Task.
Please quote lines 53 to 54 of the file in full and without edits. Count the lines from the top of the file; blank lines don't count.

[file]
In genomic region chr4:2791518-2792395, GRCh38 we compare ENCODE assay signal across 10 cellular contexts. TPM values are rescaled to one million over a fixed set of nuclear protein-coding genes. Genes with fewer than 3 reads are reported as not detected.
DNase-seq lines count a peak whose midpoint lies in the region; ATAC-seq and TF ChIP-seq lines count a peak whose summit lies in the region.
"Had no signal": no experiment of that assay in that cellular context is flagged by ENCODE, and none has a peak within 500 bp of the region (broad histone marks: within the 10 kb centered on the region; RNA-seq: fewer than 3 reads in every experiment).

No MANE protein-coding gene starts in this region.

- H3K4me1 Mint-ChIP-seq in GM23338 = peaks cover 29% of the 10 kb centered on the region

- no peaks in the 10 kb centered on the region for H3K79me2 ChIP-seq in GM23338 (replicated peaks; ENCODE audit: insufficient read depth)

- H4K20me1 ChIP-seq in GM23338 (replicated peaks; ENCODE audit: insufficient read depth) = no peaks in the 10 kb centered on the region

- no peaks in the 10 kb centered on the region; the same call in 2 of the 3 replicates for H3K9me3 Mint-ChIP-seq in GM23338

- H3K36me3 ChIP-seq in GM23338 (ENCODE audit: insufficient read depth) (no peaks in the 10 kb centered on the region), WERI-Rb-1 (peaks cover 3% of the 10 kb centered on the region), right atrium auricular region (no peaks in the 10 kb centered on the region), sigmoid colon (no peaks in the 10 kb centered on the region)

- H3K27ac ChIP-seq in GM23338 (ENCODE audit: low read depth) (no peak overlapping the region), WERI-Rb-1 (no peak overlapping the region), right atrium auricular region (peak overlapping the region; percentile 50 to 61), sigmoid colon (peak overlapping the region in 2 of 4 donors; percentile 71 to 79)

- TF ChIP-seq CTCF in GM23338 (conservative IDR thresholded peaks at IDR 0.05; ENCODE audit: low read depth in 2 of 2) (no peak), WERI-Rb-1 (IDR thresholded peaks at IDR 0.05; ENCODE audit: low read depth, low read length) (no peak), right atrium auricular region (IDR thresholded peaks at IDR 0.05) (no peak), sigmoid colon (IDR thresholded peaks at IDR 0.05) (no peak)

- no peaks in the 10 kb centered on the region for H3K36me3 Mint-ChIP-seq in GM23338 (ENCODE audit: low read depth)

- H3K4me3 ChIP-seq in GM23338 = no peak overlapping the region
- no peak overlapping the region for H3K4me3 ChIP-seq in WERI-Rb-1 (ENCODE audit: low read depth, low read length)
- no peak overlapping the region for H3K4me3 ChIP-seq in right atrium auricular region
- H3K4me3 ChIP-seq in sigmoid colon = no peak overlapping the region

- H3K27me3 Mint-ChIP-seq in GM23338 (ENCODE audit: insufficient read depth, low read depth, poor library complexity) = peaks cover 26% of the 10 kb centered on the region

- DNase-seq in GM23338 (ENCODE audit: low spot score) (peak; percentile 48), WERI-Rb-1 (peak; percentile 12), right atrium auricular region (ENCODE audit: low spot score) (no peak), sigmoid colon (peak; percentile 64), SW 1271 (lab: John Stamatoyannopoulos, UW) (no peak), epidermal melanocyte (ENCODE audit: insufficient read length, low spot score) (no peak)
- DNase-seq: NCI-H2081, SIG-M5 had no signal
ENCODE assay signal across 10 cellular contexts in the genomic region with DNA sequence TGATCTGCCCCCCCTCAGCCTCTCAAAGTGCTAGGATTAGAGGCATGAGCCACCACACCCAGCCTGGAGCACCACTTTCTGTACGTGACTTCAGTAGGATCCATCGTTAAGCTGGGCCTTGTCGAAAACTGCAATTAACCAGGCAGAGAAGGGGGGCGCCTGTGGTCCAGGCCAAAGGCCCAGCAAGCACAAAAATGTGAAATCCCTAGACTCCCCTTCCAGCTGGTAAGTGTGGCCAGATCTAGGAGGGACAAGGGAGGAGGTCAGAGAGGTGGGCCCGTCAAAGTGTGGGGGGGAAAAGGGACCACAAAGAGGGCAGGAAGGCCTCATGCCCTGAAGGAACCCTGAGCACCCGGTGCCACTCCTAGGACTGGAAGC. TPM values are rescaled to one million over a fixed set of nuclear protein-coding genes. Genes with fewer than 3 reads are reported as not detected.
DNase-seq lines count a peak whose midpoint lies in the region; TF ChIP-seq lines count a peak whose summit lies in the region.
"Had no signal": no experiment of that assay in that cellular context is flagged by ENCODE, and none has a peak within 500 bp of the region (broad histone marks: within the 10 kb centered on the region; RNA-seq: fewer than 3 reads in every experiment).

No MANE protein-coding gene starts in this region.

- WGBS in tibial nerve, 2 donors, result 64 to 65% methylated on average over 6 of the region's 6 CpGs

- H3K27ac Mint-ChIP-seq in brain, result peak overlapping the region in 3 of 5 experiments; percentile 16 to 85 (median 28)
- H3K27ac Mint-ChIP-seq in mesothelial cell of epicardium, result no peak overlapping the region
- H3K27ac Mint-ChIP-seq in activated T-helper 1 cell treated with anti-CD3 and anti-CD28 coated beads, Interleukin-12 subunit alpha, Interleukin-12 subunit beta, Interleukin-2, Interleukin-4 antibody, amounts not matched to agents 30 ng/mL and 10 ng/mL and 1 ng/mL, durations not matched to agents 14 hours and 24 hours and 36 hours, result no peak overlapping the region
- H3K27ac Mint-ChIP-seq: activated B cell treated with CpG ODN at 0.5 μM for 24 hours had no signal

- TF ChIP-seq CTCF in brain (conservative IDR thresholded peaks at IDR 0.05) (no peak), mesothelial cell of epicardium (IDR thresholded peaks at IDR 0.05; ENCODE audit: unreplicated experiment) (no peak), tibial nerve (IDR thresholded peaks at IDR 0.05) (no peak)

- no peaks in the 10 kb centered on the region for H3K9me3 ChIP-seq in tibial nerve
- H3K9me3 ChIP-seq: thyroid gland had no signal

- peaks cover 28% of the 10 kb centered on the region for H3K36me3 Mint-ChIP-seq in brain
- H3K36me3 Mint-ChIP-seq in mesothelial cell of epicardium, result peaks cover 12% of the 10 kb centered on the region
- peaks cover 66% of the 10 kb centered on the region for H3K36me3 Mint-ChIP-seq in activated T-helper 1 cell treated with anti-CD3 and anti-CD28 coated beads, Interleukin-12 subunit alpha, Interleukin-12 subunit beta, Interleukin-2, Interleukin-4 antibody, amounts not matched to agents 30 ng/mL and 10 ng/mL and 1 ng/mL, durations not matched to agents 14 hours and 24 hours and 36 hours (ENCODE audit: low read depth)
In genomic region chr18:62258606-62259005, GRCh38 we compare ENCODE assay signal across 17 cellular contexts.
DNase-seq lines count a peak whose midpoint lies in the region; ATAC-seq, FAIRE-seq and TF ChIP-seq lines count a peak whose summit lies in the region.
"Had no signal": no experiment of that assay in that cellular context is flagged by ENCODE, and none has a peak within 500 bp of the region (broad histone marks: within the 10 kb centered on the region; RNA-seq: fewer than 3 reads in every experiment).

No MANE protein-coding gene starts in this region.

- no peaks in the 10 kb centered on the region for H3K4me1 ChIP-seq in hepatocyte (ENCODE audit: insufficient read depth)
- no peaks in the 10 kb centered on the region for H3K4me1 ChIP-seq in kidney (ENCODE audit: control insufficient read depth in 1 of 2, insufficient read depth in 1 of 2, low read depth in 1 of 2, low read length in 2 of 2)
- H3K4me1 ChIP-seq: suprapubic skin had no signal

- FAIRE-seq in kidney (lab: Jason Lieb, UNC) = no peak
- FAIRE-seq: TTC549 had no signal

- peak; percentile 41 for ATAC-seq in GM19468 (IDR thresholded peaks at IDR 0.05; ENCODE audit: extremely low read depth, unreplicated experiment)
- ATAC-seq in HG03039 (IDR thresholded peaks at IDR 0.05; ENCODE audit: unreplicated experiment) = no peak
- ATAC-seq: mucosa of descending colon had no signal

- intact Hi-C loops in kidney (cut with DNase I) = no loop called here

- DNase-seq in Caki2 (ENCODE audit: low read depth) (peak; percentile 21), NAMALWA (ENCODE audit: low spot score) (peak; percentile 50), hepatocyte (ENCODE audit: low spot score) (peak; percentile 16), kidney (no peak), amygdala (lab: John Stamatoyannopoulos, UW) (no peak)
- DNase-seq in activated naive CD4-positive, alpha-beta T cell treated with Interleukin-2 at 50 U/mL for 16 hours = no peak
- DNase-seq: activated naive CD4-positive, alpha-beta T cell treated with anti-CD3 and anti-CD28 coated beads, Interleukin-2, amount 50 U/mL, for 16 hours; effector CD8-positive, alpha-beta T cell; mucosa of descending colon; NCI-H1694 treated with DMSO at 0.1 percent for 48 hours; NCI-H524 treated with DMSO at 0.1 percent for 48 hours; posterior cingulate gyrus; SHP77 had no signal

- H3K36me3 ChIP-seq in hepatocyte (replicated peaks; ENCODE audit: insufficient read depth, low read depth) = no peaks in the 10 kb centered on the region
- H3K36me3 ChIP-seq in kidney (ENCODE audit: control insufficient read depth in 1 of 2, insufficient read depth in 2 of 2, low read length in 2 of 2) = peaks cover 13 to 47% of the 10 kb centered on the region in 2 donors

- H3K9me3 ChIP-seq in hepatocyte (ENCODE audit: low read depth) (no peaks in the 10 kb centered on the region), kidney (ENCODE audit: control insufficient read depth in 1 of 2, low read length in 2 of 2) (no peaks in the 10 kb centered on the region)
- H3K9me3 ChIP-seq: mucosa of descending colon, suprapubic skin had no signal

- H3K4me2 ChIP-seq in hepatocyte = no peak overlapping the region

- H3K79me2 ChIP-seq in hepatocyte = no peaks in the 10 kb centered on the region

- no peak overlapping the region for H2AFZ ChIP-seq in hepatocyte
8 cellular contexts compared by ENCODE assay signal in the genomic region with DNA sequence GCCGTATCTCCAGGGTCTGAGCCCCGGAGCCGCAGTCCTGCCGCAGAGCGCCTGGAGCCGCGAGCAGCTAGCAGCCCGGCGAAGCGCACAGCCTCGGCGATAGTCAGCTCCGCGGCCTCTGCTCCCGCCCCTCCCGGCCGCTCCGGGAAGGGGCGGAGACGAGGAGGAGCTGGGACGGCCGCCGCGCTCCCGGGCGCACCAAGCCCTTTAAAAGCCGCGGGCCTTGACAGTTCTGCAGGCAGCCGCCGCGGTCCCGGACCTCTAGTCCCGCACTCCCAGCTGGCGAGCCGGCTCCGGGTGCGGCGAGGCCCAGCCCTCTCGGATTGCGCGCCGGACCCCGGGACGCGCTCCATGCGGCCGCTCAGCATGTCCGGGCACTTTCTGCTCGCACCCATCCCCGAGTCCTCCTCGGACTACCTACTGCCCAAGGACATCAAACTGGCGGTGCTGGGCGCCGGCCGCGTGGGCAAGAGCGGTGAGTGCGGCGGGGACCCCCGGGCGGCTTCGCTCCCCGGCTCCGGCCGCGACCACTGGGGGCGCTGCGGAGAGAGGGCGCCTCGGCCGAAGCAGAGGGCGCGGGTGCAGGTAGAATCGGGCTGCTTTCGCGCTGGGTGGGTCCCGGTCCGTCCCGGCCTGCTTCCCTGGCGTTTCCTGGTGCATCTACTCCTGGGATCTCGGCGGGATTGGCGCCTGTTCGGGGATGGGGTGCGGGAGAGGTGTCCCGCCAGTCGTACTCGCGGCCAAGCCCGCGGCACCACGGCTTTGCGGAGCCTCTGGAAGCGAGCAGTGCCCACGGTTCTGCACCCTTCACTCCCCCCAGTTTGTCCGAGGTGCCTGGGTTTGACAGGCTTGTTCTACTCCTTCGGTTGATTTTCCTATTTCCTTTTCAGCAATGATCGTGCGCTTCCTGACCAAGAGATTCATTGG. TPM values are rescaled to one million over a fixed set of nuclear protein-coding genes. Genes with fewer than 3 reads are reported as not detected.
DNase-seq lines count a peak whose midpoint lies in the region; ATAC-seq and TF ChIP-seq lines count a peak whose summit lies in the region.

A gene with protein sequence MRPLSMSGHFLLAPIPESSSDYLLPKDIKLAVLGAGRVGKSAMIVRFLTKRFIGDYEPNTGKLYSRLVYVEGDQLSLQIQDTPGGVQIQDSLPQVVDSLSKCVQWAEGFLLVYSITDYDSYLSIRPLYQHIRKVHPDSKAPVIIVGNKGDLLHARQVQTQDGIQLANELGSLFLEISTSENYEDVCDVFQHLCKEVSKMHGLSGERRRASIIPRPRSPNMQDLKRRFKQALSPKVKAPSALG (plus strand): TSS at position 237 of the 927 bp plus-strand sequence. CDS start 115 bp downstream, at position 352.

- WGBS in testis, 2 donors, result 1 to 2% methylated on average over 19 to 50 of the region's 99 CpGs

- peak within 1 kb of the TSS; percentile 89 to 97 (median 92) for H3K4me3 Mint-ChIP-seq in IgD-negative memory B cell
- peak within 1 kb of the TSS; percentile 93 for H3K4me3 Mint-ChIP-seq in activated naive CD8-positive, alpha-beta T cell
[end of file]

- H3K9me3 ChIP-seq in hepatocyte (ENCODE audit: low read depth) (no peaks in the 10 kb centered on the region), kidney (ENCODE audit: control insufficient read depth in 1 of 2, low read length in 2 of 2) (no peaks in the 10 kb centered on the region)
- H3K9me3 ChIP-seq: mucosa of descending colon, suprapubic skin had no signal